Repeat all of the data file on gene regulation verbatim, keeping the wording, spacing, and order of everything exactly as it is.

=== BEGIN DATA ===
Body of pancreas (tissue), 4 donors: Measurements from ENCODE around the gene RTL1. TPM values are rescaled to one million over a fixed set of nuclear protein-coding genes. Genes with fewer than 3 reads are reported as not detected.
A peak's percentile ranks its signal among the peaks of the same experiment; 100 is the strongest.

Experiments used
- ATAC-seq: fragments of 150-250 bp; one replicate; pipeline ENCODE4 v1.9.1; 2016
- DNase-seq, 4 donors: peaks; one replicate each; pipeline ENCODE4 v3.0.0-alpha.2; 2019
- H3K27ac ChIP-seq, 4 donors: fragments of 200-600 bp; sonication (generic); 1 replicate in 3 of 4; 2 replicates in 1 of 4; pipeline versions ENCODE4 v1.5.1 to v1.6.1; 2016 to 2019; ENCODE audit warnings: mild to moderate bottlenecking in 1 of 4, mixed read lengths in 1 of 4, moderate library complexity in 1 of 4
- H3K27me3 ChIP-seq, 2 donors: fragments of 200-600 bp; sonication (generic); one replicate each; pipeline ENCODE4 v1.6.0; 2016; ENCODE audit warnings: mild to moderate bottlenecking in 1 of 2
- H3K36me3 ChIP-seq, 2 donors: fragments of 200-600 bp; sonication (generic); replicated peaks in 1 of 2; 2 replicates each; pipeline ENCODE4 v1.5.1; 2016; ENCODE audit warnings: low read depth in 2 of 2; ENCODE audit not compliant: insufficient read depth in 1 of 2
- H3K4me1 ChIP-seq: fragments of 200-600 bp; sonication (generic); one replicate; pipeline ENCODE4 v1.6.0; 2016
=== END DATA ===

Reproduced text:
Body of pancreas (tissue), 4 donors: Measurements from ENCODE around the gene RTL1. TPM values are rescaled to one million over a fixed set of nuclear protein-coding genes. Genes with fewer than 3 reads are reported as not detected.
A peak's percentile ranks its signal among the peaks of the same experiment; 100 is the strongest.

Experiments used
- ATAC-seq: fragments of 150-250 bp; one replicate; pipeline ENCODE4 v1.9.1; 2016
- DNase-seq, 4 donors: peaks; one replicate each; pipeline ENCODE4 v3.0.0-alpha.2; 2019
- H3K27ac ChIP-seq, 4 donors: fragments of 200-600 bp; sonication (generic); 1 replicate in 3 of 4; 2 replicates in 1 of 4; pipeline versions ENCODE4 v1.5.1 to v1.6.1; 2016 to 2019; ENCODE audit warnings: mild to moderate bottlenecking in 1 of 4, mixed read lengths in 1 of 4, moderate library complexity in 1 of 4
- H3K27me3 ChIP-seq, 2 donors: fragments of 200-600 bp; sonication (generic); one replicate each; pipeline ENCODE4 v1.6.0; 2016; ENCODE audit warnings: mild to moderate bottlenecking in 1 of 2
- H3K36me3 ChIP-seq, 2 donors: fragments of 200-600 bp; sonication (generic); replicated peaks in 1 of 2; 2 replicates each; pipeline ENCODE4 v1.5.1; 2016; ENCODE audit warnings: low read depth in 2 of 2; ENCODE audit not compliant: insufficient read depth in 1 of 2
- H3K4me1 ChIP-seq: fragments of 200-600 bp; sonication (generic); one replicate; pipeline ENCODE4 v1.6.0; 2016